While the grated manioc roots are being placed within it, the metapee is pressed down until it is short and stout. Then, when it is packed full, one end is hooked over a peg on a beam and a stout stick is thrust through a loop at the other end. Then a jug or a calabash is placed underneath it and one or two Indian women seat themselves upon the pole. Their weight pulls the metapee out and, as it contracts, the pressure squeezes the juice from the grated manioc.
The juice runs down into the jug and is saved, for, although the juice is the poisonous part of the roots, it is very useful, as you will see.
After all the juice has been squeezed from the roots, the metapee is taken down and, when the two ends are pressed together, the manioc is easily removed. When taken from the metapee, the cassava, as it is called, is in the form of hard, white cylinders. These are placed in mortars and are broken up with a wooden pestle, or are pounded with a club, and the coarse meal is then sifted through a square basket-work sieve.
The cassava meal is then mixed with a little water and is spread, in large, thin cakes upon a piece of iron or a flat stone over a fire, to bake. As soon as it is thoroughly cooked or dried, it is ready to eat, for the poison of the manioc is prussic acid and any which might remain in the meal after the manioc has been squeezed in the metapee, is driven off by the heat of baking.
The cassava cakes, or "cassava bread", are finally dried in the sun and are packed away in great piles for future use. They are eaten like bread, or are dipped in gravy, sauce, or honey, or they may be pounded up and used as flour, either raw or boiled, like rice. But the favorite way of eating it is with pepper-pot.
To make the pepper-pot, the Indians use the poisonous juice which has been squeezed from the meal in the metapee. This juice is deadly poison, but by being boiled until it becomes a thick, dark syrup, the poison is driven off. This is known as cassareep and is a wonderful preservative. Into the jug of cassareep are thrown red peppers, vegetables, meat, fish, and any other odds and ends of food. By boiling the mixture from time to time, the pepper-pot keeps forever, and every Indian house always has a big jar of pepper-pot standing ready for use.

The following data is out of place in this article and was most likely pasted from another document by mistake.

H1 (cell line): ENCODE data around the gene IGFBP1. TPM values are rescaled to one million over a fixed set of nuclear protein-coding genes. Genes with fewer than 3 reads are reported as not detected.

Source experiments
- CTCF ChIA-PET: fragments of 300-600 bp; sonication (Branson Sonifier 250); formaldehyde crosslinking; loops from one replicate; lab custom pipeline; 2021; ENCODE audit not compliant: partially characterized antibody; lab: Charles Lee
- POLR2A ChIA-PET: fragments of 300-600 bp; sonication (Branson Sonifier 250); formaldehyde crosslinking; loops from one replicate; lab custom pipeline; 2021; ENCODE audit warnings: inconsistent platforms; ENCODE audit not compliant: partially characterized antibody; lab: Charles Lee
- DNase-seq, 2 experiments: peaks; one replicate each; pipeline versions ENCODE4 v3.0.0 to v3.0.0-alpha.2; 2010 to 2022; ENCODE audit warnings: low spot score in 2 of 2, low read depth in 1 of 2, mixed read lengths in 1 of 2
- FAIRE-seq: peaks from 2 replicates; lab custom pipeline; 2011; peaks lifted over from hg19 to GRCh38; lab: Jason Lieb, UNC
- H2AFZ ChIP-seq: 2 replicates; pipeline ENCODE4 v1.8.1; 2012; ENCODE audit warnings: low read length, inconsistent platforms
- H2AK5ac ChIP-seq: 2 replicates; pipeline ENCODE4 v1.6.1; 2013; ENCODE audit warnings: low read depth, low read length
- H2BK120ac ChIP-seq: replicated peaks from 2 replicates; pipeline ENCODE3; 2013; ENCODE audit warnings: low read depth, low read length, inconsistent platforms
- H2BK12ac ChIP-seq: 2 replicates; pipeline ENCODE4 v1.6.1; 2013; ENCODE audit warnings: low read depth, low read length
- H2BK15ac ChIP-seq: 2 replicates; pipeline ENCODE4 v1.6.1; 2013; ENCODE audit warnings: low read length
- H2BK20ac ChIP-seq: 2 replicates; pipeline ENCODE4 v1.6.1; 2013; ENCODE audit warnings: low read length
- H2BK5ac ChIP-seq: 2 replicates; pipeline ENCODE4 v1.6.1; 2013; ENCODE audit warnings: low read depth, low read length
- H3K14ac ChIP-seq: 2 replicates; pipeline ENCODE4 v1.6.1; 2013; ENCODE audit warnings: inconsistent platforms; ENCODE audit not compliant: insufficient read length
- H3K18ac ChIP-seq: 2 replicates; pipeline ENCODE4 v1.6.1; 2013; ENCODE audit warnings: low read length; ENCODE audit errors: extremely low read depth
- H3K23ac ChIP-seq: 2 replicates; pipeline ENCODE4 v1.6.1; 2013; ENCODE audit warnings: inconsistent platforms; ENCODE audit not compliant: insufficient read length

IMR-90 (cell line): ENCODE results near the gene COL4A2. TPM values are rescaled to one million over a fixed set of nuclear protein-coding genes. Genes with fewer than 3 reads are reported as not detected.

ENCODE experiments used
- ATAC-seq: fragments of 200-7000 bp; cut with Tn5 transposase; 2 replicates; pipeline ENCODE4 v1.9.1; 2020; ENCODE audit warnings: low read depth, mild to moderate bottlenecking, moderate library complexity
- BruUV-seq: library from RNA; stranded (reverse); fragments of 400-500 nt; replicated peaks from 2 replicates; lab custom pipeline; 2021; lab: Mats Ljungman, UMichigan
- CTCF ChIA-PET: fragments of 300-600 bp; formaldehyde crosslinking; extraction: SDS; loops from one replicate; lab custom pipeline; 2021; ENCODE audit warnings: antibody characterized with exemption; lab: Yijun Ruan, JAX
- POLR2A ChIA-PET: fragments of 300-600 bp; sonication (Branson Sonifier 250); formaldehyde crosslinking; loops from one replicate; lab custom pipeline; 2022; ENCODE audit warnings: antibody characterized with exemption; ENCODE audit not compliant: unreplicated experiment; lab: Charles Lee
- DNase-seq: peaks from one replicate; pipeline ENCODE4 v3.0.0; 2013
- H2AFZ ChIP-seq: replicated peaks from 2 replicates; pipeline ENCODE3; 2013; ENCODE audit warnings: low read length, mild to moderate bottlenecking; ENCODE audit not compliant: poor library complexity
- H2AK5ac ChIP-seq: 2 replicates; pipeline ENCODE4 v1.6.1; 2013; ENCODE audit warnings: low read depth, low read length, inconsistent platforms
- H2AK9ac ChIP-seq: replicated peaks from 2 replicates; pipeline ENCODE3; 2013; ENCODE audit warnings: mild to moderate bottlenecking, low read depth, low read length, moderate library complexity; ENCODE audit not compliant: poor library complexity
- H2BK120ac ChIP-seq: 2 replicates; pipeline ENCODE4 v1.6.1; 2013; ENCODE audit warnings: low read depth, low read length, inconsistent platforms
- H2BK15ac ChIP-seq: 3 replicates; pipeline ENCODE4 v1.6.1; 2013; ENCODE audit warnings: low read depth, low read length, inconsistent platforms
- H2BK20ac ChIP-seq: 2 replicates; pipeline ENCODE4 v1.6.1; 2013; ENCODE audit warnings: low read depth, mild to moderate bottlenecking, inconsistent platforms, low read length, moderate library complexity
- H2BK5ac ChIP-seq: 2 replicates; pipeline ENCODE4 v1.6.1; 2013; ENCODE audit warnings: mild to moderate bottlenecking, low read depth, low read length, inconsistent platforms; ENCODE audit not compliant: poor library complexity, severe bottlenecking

It is a very pleasant-tasting dish when well made, although rather hot. But if you eat pepper-pot with the Indians, you must be prepared to find surprising things in it, such as monkeys' hands and birds' heads and feet, or even the scaly tails of Iguana lizards or big grubs and caterpillars, for the Indians never waste anything that can be eaten.
It is from the cassava meal that tapioca is made. The meal is boiled in water until it has dissolved, and then sprinkled upon a heated surface which hardens the jelly-like substance into the little, rounded, semi-transparent lumps that you see in your tapioca pudding. The next time you eat that kind of pudding, remember that it is made from poison. You won't be afraid of it on that account, for you will also remember how the Indians have squeezed out the poisonous juice and baked the meal to make it safe for you to eat.

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As an armed forces brat, we lived in Rockcliff (Ottawa), Namao (Edmonton), Southport (Portage La Prairie), Manitoba, and Dad retired to St. Margaret's Bay, NS.
Working with the Federal Govenment for 25 years, Canadian Hydrographic Service, mostly. Now married to Gail Kelly, with two grown children, Luke and Denyse. Retired to my woodlot at Stillwater Lake, NS, on the rainy days I study the life and work of A. Hyatt Verrill 1871-1954.